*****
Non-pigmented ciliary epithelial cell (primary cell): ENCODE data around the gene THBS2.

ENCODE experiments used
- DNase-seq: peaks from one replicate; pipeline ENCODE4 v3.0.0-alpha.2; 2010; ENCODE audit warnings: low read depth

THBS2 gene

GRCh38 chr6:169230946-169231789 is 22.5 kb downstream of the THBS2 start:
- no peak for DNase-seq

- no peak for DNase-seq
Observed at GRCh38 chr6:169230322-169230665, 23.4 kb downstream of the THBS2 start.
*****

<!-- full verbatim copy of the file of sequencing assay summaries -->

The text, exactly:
Non-pigmented ciliary epithelial cell (primary cell): ENCODE data around the gene THBS2.

ENCODE experiments used
- DNase-seq: peaks from one replicate; pipeline ENCODE4 v3.0.0-alpha.2; 2010; ENCODE audit warnings: low read depth

THBS2 gene

GRCh38 chr6:169230946-169231789 is 22.5 kb downstream of the THBS2 start:
- no peak for DNase-seq

- no peak for DNase-seq
Observed at GRCh38 chr6:169230322-169230665, 23.4 kb downstream of the THBS2 start.